Secretary of State Rex Tillerson met for more than two hours on Thursday with Turkey's president, Recep Tayyip Erdogan, as they hoped to shore up troubled relations between their nations.
Making his first trip to Turkey, Tillerson became the highest-ranking Trump administration official to hold a face-to-face session with Erdogan, an increasingly authoritarian leader who is also a NATO member and key ally in the fight against Islamic State in Syria.
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The meeting went longer than planned. Turkey and the United States disagree sharply on how to combat Islamic State: Washington supports Kurdish militias that Erdogan regards as an arm of the Kurdistan Workers' Party (PKK), which Turkey and the U.S. consider a terrorist organization.
"Trying to fight against Daesh through terrorist organizations such as ... extensions of the PKK, would be like shooting yourself in the foot," Erdogan's senior advisor, Ibrahim Kalin, said ahead of Thursday's meeting. Daesh is a pejorative Arabic acronym for Islamic State.
Turkey's role is especially crucial as a battle looms to recapture the Syrian city of Raqqah, occupied by Islamic State and declared its capital.
Turkey sent hundreds of troops and heavy armor into Syria last summer to back thousands of rebels with the Free Syrian Army, another militia that has carved out a swath of land along the Syrian border and is now poised to expand into two Kurdish enclaves. American troops aiding the Kurds are in those same enclaves, which sit between Turkish forces and Raqqah.
Turkey has said it could provide boots on the ground in an offensive on Raqqah — if the Kurdish forces are sidelined.
But Tillerson did not appear willing to withdraw U.S. support for the Kurdish militias, which have often proved to provide the most effective fighters on the battlefield.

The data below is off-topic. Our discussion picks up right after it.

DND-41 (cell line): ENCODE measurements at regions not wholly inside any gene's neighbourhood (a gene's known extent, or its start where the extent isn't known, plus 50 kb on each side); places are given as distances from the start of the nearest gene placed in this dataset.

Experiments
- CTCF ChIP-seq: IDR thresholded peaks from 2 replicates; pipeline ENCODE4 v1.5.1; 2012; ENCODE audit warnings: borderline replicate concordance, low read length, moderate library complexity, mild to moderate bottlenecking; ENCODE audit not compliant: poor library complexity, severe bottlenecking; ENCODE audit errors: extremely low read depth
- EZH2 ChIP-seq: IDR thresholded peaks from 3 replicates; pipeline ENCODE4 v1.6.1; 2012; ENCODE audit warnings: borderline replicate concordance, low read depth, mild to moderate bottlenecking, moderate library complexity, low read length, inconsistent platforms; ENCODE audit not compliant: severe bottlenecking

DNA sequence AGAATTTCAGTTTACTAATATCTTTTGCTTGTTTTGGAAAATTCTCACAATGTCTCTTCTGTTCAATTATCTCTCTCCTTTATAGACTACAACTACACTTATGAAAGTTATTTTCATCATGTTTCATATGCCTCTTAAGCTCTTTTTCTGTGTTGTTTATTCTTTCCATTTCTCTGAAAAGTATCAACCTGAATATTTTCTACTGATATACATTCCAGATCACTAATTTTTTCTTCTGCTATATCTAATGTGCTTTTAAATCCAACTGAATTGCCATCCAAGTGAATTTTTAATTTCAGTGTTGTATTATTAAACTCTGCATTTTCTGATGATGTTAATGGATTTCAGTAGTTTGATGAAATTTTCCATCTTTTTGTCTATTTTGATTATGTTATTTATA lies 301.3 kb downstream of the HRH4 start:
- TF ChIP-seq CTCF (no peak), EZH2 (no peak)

The relationship between Turkey and the United States is fraught with tension.
During President Trump’s election campaign, Erdogan joined a number of world leaders in blasting the candidate's insults toward Muslims and his call to ban Muslims from entering the US. Erdogan, who has championed himself as a leader in the Muslim world, has long blamed Western biases toward Islam for Turkey’s inability to become a member of the European Union.
Last July, Erdogan called for Trump’s name to be removed from an Istanbul development project.
But by the time Trump was inaugurated, Erdogan’s tone had changed, and Turkish leaders — who had become disenchanted with the Obama administration — were expressing expectations for a more malleable relationship with Trump.
Prime Minister Binali Yildirim, in a congratulatory message to Trump, said he hoped the new president would take steps to extradite Fethullah Gulen, an Islamic cleric living in Pennsylvania whom Turkey blames for a deadly, failed coup on July 15.
Turkey’s repeated calls for Gulen’s extradition have gone largely unheeded in Washington, as the Justice Department, under both President Obama and now Trump, has insisted that thousands of pages of evidence Ankara provided on Gulen be examined by a judge before any decision is made. Gulen has denied any role in the coup attempt.
Part of the reason for Turkey’s optimism on Trump stemmed from its relationship with Trump’s former national security advisor, Michael Flynn, who resigned in February over undisclosed contacts with Russian officials. Flynn has since disclosed that he was also paid $500,000 by a Turkish businessman to lobby on behalf of Ankara, and that he met with senior Turkish officials to discuss "whisking" Gulen out of the U.S., sidestepping formal extradition.
Tillerson also met with Yildirim on Thursday. The two "discussed working to enhance our critical security and economic ties in the region," a U.S. official said.
Later Thursday, Tillerson was scheduled to travel to Brussels, where he will attend a daylong conference with the full roster of NATO allies.